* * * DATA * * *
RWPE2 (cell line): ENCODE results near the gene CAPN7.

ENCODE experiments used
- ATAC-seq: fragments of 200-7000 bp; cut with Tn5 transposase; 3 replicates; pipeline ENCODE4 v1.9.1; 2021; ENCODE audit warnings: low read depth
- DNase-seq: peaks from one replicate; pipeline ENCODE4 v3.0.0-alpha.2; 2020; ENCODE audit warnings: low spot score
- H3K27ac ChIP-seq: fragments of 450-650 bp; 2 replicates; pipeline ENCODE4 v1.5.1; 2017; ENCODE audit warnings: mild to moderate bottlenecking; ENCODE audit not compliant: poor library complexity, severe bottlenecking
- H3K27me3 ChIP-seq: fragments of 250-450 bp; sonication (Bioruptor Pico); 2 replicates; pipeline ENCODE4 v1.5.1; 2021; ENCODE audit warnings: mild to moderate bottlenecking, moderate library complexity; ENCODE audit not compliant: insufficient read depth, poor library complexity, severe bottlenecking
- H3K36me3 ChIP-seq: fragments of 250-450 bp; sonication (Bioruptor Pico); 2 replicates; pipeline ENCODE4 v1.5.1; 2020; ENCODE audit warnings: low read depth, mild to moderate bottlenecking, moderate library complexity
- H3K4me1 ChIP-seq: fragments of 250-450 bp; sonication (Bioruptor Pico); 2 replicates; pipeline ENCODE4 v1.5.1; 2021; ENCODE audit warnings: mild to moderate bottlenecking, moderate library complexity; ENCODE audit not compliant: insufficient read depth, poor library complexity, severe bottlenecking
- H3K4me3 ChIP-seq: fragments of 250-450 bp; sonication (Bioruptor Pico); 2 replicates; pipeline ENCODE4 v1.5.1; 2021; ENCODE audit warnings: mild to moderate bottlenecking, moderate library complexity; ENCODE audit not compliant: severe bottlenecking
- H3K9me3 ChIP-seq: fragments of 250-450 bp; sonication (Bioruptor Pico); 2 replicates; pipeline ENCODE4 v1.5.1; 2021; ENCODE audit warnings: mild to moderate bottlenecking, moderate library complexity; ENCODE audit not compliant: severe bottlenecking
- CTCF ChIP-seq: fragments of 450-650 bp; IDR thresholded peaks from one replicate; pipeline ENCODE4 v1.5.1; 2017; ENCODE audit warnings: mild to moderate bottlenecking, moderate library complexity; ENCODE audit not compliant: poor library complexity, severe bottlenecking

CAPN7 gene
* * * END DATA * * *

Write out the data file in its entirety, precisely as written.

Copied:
RWPE2 (cell line): ENCODE results near the gene CAPN7.

ENCODE experiments used
- ATAC-seq: fragments of 200-7000 bp; cut with Tn5 transposase; 3 replicates; pipeline ENCODE4 v1.9.1; 2021; ENCODE audit warnings: low read depth
- DNase-seq: peaks from one replicate; pipeline ENCODE4 v3.0.0-alpha.2; 2020; ENCODE audit warnings: low spot score
- H3K27ac ChIP-seq: fragments of 450-650 bp; 2 replicates; pipeline ENCODE4 v1.5.1; 2017; ENCODE audit warnings: mild to moderate bottlenecking; ENCODE audit not compliant: poor library complexity, severe bottlenecking
- H3K27me3 ChIP-seq: fragments of 250-450 bp; sonication (Bioruptor Pico); 2 replicates; pipeline ENCODE4 v1.5.1; 2021; ENCODE audit warnings: mild to moderate bottlenecking, moderate library complexity; ENCODE audit not compliant: insufficient read depth, poor library complexity, severe bottlenecking
- H3K36me3 ChIP-seq: fragments of 250-450 bp; sonication (Bioruptor Pico); 2 replicates; pipeline ENCODE4 v1.5.1; 2020; ENCODE audit warnings: low read depth, mild to moderate bottlenecking, moderate library complexity
- H3K4me1 ChIP-seq: fragments of 250-450 bp; sonication (Bioruptor Pico); 2 replicates; pipeline ENCODE4 v1.5.1; 2021; ENCODE audit warnings: mild to moderate bottlenecking, moderate library complexity; ENCODE audit not compliant: insufficient read depth, poor library complexity, severe bottlenecking
- H3K4me3 ChIP-seq: fragments of 250-450 bp; sonication (Bioruptor Pico); 2 replicates; pipeline ENCODE4 v1.5.1; 2021; ENCODE audit warnings: mild to moderate bottlenecking, moderate library complexity; ENCODE audit not compliant: severe bottlenecking
- H3K9me3 ChIP-seq: fragments of 250-450 bp; sonication (Bioruptor Pico); 2 replicates; pipeline ENCODE4 v1.5.1; 2021; ENCODE audit warnings: mild to moderate bottlenecking, moderate library complexity; ENCODE audit not compliant: severe bottlenecking
- CTCF ChIP-seq: fragments of 450-650 bp; IDR thresholded peaks from one replicate; pipeline ENCODE4 v1.5.1; 2017; ENCODE audit warnings: mild to moderate bottlenecking, moderate library complexity; ENCODE audit not compliant: poor library complexity, severe bottlenecking

CAPN7 gene